+ Gangster theme
+ Character-based gameplay
- Limited challenge
- Underdeveloped tactical battles
Final score: 7 / 10
Controller support: No
Minimum system requirements
Windows XP with SP3 or Vista with SP2 or Windows 7 with SP1
2 GHz Dual Core processor
2 GB pf RAM
Geforce 8800 or Radeon HD 2000 with Pixel Shader 3.0 with 256 MB of RAM
5 GB of free hard drive space
Recommended system requirements
2 GHz Quad Core processor
4 GB of RAM
Geforce 400 Series or Radeon HD 5000 Series with 512 MB of RAM
5 GB of free hard drive space
I still have fond memories of the Gangsters series, two games that gave me the freedom to break the law in many innovative ways and play out scenarios that until then I had only seen in period movies.
I expected Omerta – City of Gangsters to offer something similar and the game initially seemed to conform to my expectations, with a nicely made theme, mob appropriate character and an interesting range of illegal activities to perform around Atlantic City.
The game has two layers: a strategic view of the neighborhood you are trying to take over and a tactical zoom that drops down on the areas where gangsters engage in brawls and ranged battles.
Gamers create their own Mob leader, pick his characteristics via a number of choices, in a manner similar to the old Jagged Alliance, and then begin their career, working with other Mafia leaders to achieve a number of objectives.
On a strategic level, gamers need to recruit made men and then send them out to perform missions: bribe other characters, raid locations, conduct drive by shootings, sell any number of illegal items ranging from booze to firearms and generally anger both local rivals and the police.
Ready for a fight
The game would be a good recruitment tool for the Mafia as it makes most of the activities mentioned above sound downright fun. They create money for the player with limited risk, as the police can easily be bribed.
Omerta – City of Gangsters is a very easy game, to the point where there’s no feeling that player action is needed to succeed and one of the main reasons why most players will abandon it will be the sheer boredom that the gameplay can generate.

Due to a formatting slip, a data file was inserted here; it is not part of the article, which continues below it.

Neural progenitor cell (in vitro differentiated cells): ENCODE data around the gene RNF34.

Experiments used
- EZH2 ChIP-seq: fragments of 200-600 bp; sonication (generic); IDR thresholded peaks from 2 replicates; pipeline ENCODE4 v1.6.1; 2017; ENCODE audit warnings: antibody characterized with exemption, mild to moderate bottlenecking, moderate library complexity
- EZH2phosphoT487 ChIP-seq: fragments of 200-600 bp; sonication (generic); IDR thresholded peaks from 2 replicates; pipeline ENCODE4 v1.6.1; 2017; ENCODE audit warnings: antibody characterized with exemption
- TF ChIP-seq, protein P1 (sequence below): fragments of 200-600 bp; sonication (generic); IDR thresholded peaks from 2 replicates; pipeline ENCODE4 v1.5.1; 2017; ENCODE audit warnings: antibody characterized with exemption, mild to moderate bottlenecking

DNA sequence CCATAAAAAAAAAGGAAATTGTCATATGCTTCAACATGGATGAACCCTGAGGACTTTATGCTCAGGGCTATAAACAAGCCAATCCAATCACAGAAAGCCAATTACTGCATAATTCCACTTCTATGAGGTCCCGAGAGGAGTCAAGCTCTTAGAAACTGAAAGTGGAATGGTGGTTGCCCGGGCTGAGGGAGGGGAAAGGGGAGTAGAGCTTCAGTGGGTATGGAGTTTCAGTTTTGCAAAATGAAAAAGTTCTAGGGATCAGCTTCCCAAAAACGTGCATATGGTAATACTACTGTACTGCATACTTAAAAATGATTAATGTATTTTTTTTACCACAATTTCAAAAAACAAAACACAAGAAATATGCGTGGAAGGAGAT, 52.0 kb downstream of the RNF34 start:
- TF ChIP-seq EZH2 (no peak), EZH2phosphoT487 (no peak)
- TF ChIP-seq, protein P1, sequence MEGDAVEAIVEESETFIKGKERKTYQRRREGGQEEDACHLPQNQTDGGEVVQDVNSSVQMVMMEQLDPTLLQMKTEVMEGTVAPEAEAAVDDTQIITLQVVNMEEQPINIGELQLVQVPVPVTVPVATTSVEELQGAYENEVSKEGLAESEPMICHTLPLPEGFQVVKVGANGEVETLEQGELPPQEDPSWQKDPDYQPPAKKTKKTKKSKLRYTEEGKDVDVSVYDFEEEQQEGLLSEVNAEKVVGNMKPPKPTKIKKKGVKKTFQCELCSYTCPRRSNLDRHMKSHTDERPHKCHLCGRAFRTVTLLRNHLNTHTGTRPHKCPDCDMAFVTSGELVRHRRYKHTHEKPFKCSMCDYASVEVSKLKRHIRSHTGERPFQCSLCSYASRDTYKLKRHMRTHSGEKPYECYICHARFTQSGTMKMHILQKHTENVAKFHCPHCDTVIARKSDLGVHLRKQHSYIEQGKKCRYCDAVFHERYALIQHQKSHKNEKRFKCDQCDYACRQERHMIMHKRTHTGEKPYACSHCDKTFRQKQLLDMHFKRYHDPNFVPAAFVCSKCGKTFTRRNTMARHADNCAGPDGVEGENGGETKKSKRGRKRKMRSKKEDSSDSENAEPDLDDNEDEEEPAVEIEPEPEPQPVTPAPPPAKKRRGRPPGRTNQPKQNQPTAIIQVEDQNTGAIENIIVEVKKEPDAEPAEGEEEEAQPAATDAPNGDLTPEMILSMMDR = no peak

The tactical firefights are interesting, with players choosing which of their gangsters to take into action and how to equip them and then fighting an enemy group until all of them are out of the fight (weirdly, no one ever dies in Omerta from gunshot to the head).
There’s cover to take into account, friendly fire to consider, different attack modes to evaluate and movements to plot before whole rooms become filled with gunfire, thrown fire bombs and the (entirely virtual) screams and curses of the wounded.
The battles are serviceable but they never approach the incredible variety of XCOM: Enemy Unknown and fail to deliver surprising twists.
Omerta is not the best-looking game of the moment, but does a good job of delivering the information the player needs and nicely reflects the era during which it is set.
The colors are muted and the simulation moves along smooth, although I would have liked to be able to zoom in more to the action and actually select the citizens, SimCity style, in order to know what they thought about life in general and about my own criminal activities.
The presentation of Omerta – City of Gangsters is greatly improved by the almost incredible quality of the soundtrack, filled to be brim with great tunes that really evoke the golden age of the mob, when booze flowed freely and a man could build his destiny on his own. Omerta – City of Gangsters is an interesting diversion as long as you love the theme of the game or have developed a passion for the age because of HBO’s Boardwalks Empire.
Unfortunately, the game fails to deliver the kind of deep and immersive experience required to keep gamers engaged in the long term and it’s too easy to pose problems for most modern players.
I have played the opening of Omerta a few times to see how the various skills and personality traits influence the game, but I have never managed to become interested enough to actually see the single-player campaign to the end.